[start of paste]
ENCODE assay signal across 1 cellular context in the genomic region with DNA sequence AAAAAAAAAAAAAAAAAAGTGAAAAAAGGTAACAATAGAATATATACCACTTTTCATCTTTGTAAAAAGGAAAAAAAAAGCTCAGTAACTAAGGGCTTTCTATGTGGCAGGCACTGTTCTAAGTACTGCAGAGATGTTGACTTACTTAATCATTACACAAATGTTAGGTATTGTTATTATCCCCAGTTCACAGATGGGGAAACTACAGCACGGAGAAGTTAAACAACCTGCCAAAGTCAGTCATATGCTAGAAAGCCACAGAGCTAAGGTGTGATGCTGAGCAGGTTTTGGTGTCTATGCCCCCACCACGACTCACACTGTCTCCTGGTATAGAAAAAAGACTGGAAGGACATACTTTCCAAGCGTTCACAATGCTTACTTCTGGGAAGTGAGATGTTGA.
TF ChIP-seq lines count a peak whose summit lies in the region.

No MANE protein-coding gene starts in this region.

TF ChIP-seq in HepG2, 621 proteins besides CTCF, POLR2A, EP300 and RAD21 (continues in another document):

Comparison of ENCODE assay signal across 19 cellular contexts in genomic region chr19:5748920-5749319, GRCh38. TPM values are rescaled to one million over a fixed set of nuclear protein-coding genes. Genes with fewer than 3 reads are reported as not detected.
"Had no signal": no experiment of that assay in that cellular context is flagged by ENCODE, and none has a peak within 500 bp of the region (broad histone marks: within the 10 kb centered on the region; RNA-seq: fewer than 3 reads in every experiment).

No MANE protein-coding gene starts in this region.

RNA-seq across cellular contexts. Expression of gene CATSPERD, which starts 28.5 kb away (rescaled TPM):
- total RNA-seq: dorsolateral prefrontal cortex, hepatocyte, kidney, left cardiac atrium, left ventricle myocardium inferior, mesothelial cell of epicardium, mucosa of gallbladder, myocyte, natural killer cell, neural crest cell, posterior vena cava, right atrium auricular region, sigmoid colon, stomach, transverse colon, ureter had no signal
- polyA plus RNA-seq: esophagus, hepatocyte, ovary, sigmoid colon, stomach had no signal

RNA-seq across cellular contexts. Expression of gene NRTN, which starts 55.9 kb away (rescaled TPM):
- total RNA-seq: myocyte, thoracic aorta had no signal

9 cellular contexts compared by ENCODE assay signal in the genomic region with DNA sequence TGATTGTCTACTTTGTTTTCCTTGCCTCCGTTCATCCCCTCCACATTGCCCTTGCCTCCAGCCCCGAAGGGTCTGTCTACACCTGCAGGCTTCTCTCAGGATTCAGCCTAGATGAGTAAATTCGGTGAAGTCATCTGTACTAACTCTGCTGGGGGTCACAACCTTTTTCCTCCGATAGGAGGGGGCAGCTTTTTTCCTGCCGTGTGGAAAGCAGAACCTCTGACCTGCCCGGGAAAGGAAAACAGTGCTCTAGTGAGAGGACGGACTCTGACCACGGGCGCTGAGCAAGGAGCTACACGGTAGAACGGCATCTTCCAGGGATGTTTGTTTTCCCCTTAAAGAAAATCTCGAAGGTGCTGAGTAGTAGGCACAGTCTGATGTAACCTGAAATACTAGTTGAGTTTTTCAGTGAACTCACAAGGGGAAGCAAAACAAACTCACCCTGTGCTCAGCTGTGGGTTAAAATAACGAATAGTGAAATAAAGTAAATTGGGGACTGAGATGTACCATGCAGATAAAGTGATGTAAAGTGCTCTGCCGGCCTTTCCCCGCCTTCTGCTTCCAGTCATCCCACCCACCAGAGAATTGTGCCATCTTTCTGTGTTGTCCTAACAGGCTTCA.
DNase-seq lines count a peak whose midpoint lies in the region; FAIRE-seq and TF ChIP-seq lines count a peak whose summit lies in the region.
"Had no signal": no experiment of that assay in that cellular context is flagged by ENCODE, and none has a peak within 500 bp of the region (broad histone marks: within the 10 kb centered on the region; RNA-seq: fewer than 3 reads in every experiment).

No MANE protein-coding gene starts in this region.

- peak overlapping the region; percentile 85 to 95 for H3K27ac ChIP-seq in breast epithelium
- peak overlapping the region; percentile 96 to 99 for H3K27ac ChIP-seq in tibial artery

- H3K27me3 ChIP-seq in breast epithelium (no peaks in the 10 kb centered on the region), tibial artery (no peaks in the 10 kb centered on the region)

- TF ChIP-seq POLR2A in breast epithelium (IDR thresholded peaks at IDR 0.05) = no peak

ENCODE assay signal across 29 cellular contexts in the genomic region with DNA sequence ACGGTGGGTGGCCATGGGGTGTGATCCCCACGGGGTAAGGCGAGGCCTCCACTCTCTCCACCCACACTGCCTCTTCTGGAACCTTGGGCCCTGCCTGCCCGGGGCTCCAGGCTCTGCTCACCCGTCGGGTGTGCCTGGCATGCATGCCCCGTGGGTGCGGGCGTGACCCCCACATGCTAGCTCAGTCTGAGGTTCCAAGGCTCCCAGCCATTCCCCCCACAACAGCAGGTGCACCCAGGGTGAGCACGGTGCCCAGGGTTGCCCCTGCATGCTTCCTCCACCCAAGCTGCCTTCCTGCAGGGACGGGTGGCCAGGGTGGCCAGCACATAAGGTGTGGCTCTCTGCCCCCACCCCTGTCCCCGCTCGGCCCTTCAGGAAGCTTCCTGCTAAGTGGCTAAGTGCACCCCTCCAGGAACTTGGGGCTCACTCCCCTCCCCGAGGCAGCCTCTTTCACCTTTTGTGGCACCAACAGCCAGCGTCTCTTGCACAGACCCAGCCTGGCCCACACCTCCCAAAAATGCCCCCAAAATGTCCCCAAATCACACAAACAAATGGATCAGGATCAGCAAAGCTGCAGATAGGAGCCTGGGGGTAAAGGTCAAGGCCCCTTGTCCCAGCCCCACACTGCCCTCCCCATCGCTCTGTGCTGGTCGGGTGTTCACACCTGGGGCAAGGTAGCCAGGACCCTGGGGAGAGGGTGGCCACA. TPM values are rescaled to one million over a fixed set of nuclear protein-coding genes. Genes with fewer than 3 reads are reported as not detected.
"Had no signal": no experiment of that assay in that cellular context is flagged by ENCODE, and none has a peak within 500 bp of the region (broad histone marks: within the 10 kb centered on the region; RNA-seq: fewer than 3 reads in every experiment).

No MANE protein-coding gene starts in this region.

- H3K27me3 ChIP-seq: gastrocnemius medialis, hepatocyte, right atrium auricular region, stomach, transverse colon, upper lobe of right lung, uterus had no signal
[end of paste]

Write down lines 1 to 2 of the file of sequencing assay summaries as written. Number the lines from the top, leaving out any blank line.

ENCODE assay signal across 1 cellular context in the genomic region with DNA sequence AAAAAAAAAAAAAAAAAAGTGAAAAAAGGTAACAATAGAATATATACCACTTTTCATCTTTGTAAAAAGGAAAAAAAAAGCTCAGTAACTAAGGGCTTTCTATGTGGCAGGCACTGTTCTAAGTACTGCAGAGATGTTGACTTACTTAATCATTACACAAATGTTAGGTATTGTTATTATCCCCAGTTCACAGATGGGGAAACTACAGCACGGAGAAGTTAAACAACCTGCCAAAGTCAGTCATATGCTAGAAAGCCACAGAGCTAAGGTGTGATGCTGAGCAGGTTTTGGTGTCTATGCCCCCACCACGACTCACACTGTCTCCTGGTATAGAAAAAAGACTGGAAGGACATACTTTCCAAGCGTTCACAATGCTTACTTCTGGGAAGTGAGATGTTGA.
TF ChIP-seq lines count a peak whose summit lies in the region.